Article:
We have a huge tulip tree in our backyard, not far from where I journal each morning.  We’d planted it when we first bought the house, the kids were small and I could reach the top of the tree.

My oldest is going to college next year.

For months its leaves were lush and green and full of life; then one day when I looked up from my scribbling and sketching they were suddenly all brown.

I know this is not how it really happened.  I’m sure I just didn’t notice it, being busy as we all are.

A few weeks back it began dropping leaves. Just a few at first, then it seemed to pick up its pace until one morning, I could easily see the skeleton of its branches through the sparse hangers-on.

Everything that influences and conditions us in this modern world would have us believe that that is an anomaly. That one day the tree would be fully-leaved and the next, completely bare. That seasons change on a dime.

Life does not work that way. Change is constant. Change is gradual. That is life.

From our smartphones and screens we are led to believe that this is wrong. There must be a ‘hack’ for this. Things – you – must change quickly. You must keep up. Buy this, it’ll help. Believe this; it will be your guide.

Believing that change should occur that way brings perpetual money for them, and perpetual pain for you.

As is often the case in these tumultuous times, an obvious clear truth has become obfuscated for the sake of demanding your attention and inflating their profit: the quick fix is always a lie.

Nature does not work that way. Nature is in it for the long haul. Nature is wiser. When we try to change in an instant, we are going against nature.

So, of course, we fail.

And feel worse about ourselves. And thus continue to search out the promise of a speedy, effortless, and pre-packaged solution. This is the path of pain. It is important to remember that we choose our path not once, but constantly. Even after we set out with firm direction and purpose, we should – and inevitably do –  make continual incremental adjustments to our direction and speed. It is important to be mindful of this, for those changes will either be yours or those of circumstance.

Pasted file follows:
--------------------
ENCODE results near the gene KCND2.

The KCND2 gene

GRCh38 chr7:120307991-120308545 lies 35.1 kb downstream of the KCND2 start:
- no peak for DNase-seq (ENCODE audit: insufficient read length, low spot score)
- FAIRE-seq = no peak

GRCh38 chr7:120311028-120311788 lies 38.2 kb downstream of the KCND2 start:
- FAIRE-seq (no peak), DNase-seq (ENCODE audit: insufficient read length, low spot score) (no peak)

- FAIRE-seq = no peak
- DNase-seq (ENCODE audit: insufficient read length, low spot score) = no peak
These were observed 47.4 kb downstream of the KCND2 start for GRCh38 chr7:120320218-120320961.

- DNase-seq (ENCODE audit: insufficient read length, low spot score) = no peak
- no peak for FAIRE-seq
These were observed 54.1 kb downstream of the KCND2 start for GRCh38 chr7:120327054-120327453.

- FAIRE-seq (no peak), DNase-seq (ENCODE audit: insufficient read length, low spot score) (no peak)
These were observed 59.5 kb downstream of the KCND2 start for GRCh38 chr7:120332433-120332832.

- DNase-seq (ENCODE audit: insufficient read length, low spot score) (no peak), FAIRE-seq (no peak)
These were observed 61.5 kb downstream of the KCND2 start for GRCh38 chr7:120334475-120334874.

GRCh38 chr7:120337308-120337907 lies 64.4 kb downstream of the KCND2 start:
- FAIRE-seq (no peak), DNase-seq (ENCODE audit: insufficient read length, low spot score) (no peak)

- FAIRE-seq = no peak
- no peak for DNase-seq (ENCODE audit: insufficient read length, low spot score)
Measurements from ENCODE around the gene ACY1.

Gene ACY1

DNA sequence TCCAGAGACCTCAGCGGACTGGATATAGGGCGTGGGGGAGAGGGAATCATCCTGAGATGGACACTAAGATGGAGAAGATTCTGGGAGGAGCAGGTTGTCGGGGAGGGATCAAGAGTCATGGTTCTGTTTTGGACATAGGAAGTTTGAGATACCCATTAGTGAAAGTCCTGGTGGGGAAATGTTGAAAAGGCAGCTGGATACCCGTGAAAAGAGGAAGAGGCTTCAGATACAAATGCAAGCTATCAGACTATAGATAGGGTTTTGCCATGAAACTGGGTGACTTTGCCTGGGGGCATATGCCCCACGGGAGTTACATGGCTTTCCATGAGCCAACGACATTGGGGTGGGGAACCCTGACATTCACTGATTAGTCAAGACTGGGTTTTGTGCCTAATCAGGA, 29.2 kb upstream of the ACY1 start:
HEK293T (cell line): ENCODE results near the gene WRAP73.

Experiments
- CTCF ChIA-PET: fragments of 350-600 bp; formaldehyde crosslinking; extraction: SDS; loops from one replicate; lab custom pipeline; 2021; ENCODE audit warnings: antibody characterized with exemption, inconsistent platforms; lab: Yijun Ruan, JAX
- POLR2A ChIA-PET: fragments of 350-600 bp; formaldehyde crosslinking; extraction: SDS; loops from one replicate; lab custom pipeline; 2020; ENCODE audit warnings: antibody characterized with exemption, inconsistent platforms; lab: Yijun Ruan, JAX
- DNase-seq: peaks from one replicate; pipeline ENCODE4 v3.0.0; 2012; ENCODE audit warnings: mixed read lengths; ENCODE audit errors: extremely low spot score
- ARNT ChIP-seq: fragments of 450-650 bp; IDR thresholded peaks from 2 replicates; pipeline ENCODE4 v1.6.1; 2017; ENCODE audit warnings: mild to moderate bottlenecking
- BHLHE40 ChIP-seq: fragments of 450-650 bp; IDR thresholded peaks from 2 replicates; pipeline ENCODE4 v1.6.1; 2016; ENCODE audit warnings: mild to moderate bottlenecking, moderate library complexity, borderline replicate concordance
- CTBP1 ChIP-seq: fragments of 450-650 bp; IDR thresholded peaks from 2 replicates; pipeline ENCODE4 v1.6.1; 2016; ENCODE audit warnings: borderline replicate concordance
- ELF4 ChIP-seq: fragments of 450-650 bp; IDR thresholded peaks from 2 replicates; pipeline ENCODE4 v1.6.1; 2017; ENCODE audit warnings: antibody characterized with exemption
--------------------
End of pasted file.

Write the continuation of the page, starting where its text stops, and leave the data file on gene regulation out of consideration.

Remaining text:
Should you wish to walk the path of peace, look to nature. You are a part of it.

Had I been more mindful, I would have recognized that leaves on my tulip tree had slowly been changing from green to yellow for months.

Understanding the truth of that is comforting. I’ve been working toward my own goals for longer than I’d expected at the start; nothing of lasting value is instantaneous.

Gradual is a concept we all need to not only accept, but actively embrace.

“But”, you say, “What about Springtime? A whole treefull of new leaves pops up all overnight.”

True, they do seem to. But that is appearance, which should not be confused with reality. Sometimes the buds are just too small to notice.

The apparently sudden new growth of Spring is simply an outward manifestation of gradual changes happening on the inside.

When the tree appears dormant, it is not dead.

The leaves my tulip tree shed were not blown off by some sudden wind. They’d weathered strong storms in the summer while they were growing. But when that season was over, changes began inside the tree to call it to rest in preparation for new future growth.

The important change did not happen when I saw the brittle leaves fall; the important changes had already happened. What I noticed at the very end was simply an outward expression of this.

Change is constant. Change is gradual. Change is not always immediately apparent. Change is a long-term game.

That is the nature of Nature, of which we are all a part.

You do not always see the changes that are happening all around you, at all times, until they are ready.

But because you do not see them does not mean they are not there.

Once you realize the truth of that, you will discover that you’re doing okay, and actually making progress.

Once you embrace this, you are free to stop your frantic search.

The answers are not without, but within.

They are the ones from which all new growth eventually comes.

It is important to accept this.